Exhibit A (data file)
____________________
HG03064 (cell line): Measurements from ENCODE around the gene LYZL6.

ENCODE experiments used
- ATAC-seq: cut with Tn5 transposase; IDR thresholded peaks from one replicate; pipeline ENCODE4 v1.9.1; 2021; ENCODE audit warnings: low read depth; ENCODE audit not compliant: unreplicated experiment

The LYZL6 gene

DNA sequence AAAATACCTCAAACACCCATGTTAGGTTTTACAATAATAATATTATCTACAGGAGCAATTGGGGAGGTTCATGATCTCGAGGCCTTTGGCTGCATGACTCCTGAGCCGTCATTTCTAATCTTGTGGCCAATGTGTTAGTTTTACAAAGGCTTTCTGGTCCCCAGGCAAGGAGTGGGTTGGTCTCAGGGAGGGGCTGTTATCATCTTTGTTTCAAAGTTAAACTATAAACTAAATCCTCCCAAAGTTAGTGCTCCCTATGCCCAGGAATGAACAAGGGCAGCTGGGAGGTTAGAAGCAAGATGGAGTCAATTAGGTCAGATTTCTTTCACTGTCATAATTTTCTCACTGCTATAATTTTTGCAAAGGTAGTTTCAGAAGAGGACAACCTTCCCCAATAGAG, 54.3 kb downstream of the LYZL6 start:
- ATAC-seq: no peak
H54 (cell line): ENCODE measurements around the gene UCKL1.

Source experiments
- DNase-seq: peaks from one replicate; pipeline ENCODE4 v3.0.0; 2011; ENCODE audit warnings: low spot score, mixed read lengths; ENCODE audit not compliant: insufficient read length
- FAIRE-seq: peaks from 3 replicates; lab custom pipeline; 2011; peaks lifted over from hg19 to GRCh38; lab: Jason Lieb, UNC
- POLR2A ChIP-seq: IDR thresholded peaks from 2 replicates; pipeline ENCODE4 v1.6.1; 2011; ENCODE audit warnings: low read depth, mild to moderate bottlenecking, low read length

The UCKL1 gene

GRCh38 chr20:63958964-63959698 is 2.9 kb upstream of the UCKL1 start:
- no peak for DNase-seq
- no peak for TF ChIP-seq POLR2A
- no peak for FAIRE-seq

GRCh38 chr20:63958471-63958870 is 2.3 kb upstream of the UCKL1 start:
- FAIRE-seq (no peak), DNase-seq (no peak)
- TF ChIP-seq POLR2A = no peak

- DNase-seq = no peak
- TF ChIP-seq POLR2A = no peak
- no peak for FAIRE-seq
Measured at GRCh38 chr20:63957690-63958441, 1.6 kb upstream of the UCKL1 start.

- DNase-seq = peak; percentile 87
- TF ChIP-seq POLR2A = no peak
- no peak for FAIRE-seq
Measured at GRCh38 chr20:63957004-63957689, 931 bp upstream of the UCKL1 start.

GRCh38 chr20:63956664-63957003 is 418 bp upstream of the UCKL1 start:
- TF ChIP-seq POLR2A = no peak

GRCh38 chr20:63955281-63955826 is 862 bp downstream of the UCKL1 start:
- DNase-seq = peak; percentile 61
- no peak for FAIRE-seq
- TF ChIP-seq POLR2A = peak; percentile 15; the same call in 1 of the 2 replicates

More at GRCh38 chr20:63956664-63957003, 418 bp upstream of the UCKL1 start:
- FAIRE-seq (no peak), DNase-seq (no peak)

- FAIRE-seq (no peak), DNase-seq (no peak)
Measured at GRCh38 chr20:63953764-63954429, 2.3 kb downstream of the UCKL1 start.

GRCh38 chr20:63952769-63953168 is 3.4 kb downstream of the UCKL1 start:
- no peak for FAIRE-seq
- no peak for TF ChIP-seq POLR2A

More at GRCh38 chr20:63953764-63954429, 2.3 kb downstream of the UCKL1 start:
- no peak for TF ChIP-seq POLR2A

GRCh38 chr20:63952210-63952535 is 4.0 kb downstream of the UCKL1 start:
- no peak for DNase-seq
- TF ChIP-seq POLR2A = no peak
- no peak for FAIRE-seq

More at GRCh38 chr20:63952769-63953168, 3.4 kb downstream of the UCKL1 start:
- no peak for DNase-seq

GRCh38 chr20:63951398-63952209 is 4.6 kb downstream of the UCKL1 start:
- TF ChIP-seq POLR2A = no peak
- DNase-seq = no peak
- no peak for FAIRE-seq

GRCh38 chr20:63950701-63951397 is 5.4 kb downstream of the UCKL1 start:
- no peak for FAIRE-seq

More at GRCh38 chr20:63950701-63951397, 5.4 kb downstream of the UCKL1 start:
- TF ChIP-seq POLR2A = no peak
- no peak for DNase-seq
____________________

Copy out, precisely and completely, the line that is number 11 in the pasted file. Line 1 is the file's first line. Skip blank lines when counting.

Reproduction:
- POLR2A ChIP-seq: IDR thresholded peaks from 2 replicates; pipeline ENCODE4 v1.6.1; 2011; ENCODE audit warnings: low read depth, mild to moderate bottlenecking, low read length